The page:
- Envoy of Williamsburg LLC. Now Williamsburg Post Acute and Rehabilitation. Moved from the 2021 SFF Candidate list to the current SFF list. It has been on one of those lists for four years.
- Hanover Health and Rehab Center in Mechanicsville. It is still, now more than two years later, on the SFF Candidate list. That is four years total.
- Martinsville Health and Rehab. No longer on the list. As with Battlefield Park, it was replaced by one even worse. And like Battlefield Park, it still rates one star overall, one star for inspections, and one star for staffing.
- The Laurels of University Park, Richmond. Same as Battlefield Park and Martinsville Health and Rehab. Off the list but only because others are worse now.
The for-profit nursing home industry. Nursing homes for private investors are at their core real estate plays.
- Investors buy the facilities and property and are paid money for rent and sometimes for ancillary services by the separate operating companies they set up;
- Rent and services payments are made before the profits of the operating companies are distributed to those same investors;
- They try to leave as little as possible in the accounts of the operating companies because nursing homes are sued all the time;
- Many operating companies lose money on the books but the investors get paid as landlords and some as vendors before operating company accounting shows profits and losses;
- Boosting operating margins through understaffing increases both the operating company payouts to investors and the value of the real estate.
Bottom line. The only readily accessible protection government has against dangerous facilities like those referenced above are the laws and regulations put in place to keep patients safe. They can at least make it unprofitable to continue what they are doing.
The federal government levies fines, but they are not high enough in general to avoid being considered just a cost of doing business compared to the profits available from understaffing.
But for years, up to this day, no Health Commissioner saw any reason to “restrict or prohibit new admissions.” That one sanction will quickly make bad conduct unprofitable without even proceeding to receiverships or closings.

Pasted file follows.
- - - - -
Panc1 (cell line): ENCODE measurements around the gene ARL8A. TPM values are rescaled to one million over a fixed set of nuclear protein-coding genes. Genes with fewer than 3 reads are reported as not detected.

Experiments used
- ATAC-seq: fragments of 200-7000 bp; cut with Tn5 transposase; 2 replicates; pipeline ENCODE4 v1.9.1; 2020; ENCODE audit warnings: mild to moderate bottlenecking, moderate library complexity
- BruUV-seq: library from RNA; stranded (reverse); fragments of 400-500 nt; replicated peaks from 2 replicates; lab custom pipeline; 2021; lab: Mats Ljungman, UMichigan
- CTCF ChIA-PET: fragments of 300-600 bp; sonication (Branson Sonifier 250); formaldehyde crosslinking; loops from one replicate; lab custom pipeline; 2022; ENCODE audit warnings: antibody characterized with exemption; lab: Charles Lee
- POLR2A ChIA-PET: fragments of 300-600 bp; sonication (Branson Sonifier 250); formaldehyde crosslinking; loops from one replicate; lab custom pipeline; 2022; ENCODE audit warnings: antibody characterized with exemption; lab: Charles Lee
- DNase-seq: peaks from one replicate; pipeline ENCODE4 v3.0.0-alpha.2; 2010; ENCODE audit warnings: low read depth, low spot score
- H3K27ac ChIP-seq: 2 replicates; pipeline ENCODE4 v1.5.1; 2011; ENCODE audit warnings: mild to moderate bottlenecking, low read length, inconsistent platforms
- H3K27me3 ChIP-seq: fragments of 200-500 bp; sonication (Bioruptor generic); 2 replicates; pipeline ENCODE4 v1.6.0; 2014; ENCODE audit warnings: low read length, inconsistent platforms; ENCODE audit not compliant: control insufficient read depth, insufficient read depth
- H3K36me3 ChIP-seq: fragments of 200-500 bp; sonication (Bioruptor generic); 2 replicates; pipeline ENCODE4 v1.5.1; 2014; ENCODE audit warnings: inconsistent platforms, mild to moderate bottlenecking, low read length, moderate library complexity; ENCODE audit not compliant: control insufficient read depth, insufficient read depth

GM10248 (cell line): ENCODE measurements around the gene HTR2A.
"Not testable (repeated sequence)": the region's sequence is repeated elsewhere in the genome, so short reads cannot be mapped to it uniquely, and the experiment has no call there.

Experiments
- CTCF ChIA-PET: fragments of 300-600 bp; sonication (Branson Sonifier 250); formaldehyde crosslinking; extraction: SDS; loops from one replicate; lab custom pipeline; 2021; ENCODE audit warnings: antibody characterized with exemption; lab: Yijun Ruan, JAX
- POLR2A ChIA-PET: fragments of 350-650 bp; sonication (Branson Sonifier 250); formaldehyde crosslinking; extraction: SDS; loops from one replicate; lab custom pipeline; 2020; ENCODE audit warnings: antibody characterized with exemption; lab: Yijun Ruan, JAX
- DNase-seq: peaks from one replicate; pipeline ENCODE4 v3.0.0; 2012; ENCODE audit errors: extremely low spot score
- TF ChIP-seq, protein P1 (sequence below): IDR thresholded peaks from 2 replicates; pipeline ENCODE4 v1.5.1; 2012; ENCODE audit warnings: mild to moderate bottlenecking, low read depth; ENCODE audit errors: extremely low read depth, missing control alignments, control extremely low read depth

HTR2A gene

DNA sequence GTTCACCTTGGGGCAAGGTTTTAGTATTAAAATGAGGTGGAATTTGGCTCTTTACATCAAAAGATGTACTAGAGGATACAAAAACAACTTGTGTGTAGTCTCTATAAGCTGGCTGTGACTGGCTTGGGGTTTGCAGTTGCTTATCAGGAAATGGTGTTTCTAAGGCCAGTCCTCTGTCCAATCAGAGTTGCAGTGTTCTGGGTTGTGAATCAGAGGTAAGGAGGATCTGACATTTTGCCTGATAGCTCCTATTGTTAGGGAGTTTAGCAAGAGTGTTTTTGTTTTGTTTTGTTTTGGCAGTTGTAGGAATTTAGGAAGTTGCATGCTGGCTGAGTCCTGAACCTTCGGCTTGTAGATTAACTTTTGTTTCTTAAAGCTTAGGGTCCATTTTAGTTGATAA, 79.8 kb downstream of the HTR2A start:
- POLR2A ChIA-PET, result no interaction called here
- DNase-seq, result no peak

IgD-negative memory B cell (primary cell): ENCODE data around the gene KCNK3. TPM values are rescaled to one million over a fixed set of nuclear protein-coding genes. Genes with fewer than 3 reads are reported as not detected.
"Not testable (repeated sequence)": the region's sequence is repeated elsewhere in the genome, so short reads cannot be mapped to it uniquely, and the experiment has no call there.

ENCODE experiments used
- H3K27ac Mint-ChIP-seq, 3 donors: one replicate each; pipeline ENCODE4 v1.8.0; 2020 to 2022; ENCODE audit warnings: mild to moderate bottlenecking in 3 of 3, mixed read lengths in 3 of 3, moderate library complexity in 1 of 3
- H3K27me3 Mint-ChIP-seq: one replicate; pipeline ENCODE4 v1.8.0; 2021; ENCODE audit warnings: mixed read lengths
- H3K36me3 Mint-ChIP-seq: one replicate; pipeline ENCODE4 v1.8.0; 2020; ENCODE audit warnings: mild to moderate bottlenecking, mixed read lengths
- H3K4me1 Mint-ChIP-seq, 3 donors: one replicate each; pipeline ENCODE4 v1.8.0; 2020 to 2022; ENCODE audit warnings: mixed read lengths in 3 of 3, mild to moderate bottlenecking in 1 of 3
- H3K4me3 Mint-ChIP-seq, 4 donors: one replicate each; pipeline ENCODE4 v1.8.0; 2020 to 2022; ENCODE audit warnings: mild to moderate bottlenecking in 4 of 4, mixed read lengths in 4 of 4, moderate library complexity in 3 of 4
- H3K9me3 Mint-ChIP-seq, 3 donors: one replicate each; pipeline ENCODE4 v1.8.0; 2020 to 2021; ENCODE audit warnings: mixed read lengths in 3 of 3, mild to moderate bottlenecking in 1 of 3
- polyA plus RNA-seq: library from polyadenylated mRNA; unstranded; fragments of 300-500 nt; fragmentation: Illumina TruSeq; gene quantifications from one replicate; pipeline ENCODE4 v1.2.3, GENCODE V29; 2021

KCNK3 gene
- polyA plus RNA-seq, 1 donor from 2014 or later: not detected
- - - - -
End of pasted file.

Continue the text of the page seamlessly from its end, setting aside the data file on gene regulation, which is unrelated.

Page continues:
My Suggestion: Block new admissions until the patient population and patient acuity are reduced to meet the nurse availability. Then limit them to keep the ratios in proportion.
But, in 2025, they won’t have that option unless Code of Virginia § 32.1-27.2. is repealed.
- That disgraceful new law was written by the nursing home lobby, and passed this year in a self-degrading performance by the General Assembly. It takes effect on July 1, 2025, to give new regulations time to make it through the Administrative Process Act requirements.
- It will block for five years the Health Commissioner from using his or her authority under Code of Virginia § 32.1-135.
That’s right. If you have been following along, the new law § 32.1-27.2. blocks the use of the very authority available under § 32.1-135 for a period longer than the term of office of any Health Commissioner .
It blocks the use of authority that none has ever employed.
The GA did not just go ahead and repeal § 32.1-135. Someone might have noticed.
I may write a book.
Next. We haven’t even talked about the Medicaid Managed Care and Medicare Advantage organizations that we pay to help us navigate the system. To keep us out of bad facilities.
Commonwealth Coordinated Care Plus (CCC Plus) is Virginia’s Medicaid Managed Care program for clients over 65.
DMAS’ CCC+ contractors have some questions to answer about their nursing home networks. I’ve looked.